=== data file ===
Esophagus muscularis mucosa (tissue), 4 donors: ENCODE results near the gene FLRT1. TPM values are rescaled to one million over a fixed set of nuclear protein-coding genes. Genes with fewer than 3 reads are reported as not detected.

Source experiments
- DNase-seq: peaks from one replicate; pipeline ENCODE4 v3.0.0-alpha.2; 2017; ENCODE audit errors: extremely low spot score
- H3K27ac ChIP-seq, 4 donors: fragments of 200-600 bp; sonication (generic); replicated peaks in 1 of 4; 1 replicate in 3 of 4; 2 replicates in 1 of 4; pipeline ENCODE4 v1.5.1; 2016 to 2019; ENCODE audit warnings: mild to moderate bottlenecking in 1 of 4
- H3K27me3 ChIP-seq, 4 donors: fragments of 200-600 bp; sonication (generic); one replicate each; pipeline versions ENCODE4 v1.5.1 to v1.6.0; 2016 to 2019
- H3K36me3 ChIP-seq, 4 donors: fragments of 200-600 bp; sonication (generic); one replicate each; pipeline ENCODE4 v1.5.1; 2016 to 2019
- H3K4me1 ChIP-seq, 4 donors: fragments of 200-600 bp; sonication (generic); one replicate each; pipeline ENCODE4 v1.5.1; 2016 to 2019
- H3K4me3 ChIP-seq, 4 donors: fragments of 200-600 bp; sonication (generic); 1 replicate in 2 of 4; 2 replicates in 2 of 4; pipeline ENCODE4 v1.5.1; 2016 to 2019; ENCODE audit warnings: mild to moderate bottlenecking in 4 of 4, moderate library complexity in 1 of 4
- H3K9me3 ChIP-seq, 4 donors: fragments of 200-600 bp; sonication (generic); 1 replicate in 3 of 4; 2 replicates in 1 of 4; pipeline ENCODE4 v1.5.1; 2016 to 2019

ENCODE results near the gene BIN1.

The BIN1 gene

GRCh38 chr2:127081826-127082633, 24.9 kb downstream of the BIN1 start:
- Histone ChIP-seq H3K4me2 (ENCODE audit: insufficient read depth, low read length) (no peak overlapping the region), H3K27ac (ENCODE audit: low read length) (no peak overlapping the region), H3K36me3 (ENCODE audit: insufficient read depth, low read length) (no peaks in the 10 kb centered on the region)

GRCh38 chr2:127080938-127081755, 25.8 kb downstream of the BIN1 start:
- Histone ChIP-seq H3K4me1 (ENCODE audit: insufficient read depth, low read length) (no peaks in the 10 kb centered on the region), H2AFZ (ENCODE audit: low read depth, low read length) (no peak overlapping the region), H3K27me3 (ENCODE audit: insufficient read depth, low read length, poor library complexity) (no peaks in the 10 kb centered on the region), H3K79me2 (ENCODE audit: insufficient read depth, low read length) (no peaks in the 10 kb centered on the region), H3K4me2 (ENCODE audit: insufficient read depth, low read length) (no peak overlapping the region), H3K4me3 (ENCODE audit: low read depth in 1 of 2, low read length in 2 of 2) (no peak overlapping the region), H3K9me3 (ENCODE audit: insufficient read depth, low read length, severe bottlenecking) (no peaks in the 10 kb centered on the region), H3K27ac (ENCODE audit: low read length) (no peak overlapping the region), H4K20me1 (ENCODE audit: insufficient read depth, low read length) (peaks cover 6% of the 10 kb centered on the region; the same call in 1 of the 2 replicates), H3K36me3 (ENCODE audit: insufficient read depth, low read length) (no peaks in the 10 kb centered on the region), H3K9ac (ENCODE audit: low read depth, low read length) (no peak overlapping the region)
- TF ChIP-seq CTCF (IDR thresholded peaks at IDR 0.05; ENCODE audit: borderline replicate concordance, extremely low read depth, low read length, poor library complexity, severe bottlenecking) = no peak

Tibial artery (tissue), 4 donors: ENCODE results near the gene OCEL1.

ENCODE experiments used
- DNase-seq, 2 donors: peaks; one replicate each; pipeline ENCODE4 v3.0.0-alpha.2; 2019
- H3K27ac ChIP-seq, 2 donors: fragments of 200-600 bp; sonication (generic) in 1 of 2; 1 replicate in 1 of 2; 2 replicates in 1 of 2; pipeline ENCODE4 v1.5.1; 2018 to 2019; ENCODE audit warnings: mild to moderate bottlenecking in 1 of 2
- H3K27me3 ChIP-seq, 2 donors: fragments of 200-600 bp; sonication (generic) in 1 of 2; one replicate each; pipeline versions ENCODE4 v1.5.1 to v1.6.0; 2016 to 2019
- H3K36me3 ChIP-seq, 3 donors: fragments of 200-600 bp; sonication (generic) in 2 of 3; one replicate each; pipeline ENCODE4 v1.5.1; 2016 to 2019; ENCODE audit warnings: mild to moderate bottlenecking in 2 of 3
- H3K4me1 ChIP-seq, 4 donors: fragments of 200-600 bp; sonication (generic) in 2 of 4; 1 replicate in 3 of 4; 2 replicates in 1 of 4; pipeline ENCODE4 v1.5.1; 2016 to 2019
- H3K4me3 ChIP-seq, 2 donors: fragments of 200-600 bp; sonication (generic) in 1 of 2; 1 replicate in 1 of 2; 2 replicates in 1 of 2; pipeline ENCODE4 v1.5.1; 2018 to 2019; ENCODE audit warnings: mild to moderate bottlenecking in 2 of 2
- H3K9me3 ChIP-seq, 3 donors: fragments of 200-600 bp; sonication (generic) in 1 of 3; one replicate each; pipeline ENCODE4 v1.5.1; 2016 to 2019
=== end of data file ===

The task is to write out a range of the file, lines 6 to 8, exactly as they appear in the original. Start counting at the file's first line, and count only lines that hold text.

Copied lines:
- H3K36me3 ChIP-seq, 4 donors: fragments of 200-600 bp; sonication (generic); one replicate each; pipeline ENCODE4 v1.5.1; 2016 to 2019
- H3K4me1 ChIP-seq, 4 donors: fragments of 200-600 bp; sonication (generic); one replicate each; pipeline ENCODE4 v1.5.1; 2016 to 2019
- H3K4me3 ChIP-seq, 4 donors: fragments of 200-600 bp; sonication (generic); 1 replicate in 2 of 4; 2 replicates in 2 of 4; pipeline ENCODE4 v1.5.1; 2016 to 2019; ENCODE audit warnings: mild to moderate bottlenecking in 4 of 4, moderate library complexity in 1 of 4